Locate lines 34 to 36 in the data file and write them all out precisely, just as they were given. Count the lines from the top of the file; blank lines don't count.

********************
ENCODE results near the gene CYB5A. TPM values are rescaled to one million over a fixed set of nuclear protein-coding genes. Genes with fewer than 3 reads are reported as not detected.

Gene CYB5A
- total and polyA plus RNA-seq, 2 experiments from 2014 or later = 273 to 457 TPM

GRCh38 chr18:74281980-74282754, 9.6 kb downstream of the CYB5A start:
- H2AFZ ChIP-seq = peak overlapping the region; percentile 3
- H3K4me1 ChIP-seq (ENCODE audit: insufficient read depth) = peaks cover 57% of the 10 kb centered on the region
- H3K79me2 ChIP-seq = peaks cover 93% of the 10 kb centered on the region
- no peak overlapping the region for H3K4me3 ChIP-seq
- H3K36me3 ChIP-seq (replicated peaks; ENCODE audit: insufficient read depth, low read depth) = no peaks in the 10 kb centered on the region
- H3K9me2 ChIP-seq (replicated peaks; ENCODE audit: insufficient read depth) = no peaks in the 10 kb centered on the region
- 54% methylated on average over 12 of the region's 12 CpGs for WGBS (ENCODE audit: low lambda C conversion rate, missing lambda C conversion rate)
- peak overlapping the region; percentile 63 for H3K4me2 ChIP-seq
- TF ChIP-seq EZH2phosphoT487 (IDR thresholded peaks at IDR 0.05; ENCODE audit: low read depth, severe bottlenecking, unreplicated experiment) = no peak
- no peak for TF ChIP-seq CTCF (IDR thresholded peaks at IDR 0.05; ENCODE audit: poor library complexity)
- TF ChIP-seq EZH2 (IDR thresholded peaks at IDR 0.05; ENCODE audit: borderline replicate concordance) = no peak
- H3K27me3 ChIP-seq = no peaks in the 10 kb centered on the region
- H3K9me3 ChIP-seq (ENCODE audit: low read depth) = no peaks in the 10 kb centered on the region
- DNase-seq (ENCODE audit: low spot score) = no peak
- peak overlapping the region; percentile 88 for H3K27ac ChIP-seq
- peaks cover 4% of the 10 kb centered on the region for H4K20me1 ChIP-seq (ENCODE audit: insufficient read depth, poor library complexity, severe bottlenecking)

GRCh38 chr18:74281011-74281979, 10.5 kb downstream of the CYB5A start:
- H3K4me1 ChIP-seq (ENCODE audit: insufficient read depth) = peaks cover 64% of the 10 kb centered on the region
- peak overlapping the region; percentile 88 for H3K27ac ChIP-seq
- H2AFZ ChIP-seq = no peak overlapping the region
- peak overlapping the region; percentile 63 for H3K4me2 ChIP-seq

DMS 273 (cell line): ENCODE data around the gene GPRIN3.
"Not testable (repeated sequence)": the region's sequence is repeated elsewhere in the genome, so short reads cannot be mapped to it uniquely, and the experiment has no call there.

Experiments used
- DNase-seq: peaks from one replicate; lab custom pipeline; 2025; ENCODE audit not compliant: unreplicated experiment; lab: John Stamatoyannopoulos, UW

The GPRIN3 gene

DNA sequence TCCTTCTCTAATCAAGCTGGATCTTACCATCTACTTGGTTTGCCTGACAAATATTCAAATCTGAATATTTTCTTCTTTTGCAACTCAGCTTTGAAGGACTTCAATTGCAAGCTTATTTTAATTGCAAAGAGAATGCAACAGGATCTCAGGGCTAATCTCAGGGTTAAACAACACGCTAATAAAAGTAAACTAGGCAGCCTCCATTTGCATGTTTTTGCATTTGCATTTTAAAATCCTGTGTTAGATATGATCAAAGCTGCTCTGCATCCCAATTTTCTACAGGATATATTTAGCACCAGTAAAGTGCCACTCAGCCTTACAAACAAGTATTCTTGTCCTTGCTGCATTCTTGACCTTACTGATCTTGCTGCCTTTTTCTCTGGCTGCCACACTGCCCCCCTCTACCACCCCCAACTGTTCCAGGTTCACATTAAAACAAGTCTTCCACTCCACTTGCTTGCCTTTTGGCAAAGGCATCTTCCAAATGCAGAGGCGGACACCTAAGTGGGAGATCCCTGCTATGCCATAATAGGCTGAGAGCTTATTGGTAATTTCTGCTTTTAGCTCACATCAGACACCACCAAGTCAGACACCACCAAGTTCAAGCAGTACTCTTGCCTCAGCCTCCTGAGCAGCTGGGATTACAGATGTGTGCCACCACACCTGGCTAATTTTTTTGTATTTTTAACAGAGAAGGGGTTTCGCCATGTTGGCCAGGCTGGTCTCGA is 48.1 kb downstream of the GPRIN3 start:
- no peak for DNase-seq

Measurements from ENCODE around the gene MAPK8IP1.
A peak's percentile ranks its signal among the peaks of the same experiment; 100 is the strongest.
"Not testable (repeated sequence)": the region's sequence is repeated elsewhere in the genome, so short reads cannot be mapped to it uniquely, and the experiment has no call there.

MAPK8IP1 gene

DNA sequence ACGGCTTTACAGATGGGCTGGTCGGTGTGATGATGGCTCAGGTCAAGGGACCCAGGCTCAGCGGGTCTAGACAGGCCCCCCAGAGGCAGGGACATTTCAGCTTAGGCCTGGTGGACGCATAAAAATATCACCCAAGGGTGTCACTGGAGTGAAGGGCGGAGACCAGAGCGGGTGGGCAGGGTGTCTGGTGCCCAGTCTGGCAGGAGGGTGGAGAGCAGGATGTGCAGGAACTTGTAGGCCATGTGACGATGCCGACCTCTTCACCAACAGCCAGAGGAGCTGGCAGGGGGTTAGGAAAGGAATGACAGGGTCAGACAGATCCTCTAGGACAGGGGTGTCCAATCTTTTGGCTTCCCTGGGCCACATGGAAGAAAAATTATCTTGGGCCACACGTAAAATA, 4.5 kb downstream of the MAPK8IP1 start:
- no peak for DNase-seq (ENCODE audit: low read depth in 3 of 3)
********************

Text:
A peak's percentile ranks its signal among the peaks of the same experiment; 100 is the strongest.
"Not testable (repeated sequence)": the region's sequence is repeated elsewhere in the genome, so short reads cannot be mapped to it uniquely, and the experiment has no call there.

MAPK8IP1 gene